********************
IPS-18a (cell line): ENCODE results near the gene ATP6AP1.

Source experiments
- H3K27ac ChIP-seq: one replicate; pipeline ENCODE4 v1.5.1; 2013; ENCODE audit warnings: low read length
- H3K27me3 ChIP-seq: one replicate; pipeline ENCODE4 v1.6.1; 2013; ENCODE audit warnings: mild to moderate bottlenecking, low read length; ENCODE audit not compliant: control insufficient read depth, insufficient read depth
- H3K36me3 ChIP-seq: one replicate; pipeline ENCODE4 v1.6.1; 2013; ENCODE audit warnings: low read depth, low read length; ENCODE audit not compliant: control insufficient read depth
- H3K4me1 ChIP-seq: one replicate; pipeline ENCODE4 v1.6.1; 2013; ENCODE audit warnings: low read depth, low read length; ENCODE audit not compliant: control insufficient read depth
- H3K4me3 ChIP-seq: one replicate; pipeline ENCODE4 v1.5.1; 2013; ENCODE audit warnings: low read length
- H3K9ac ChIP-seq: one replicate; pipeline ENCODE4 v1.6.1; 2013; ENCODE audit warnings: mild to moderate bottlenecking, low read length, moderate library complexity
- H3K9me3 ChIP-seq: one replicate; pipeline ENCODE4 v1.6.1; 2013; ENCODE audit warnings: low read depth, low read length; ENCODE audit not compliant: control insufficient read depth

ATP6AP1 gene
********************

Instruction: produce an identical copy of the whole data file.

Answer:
IPS-18a (cell line): ENCODE results near the gene ATP6AP1.

Source experiments
- H3K27ac ChIP-seq: one replicate; pipeline ENCODE4 v1.5.1; 2013; ENCODE audit warnings: low read length
- H3K27me3 ChIP-seq: one replicate; pipeline ENCODE4 v1.6.1; 2013; ENCODE audit warnings: mild to moderate bottlenecking, low read length; ENCODE audit not compliant: control insufficient read depth, insufficient read depth
- H3K36me3 ChIP-seq: one replicate; pipeline ENCODE4 v1.6.1; 2013; ENCODE audit warnings: low read depth, low read length; ENCODE audit not compliant: control insufficient read depth
- H3K4me1 ChIP-seq: one replicate; pipeline ENCODE4 v1.6.1; 2013; ENCODE audit warnings: low read depth, low read length; ENCODE audit not compliant: control insufficient read depth
- H3K4me3 ChIP-seq: one replicate; pipeline ENCODE4 v1.5.1; 2013; ENCODE audit warnings: low read length
- H3K9ac ChIP-seq: one replicate; pipeline ENCODE4 v1.6.1; 2013; ENCODE audit warnings: mild to moderate bottlenecking, low read length, moderate library complexity
- H3K9me3 ChIP-seq: one replicate; pipeline ENCODE4 v1.6.1; 2013; ENCODE audit warnings: low read depth, low read length; ENCODE audit not compliant: control insufficient read depth

ATP6AP1 gene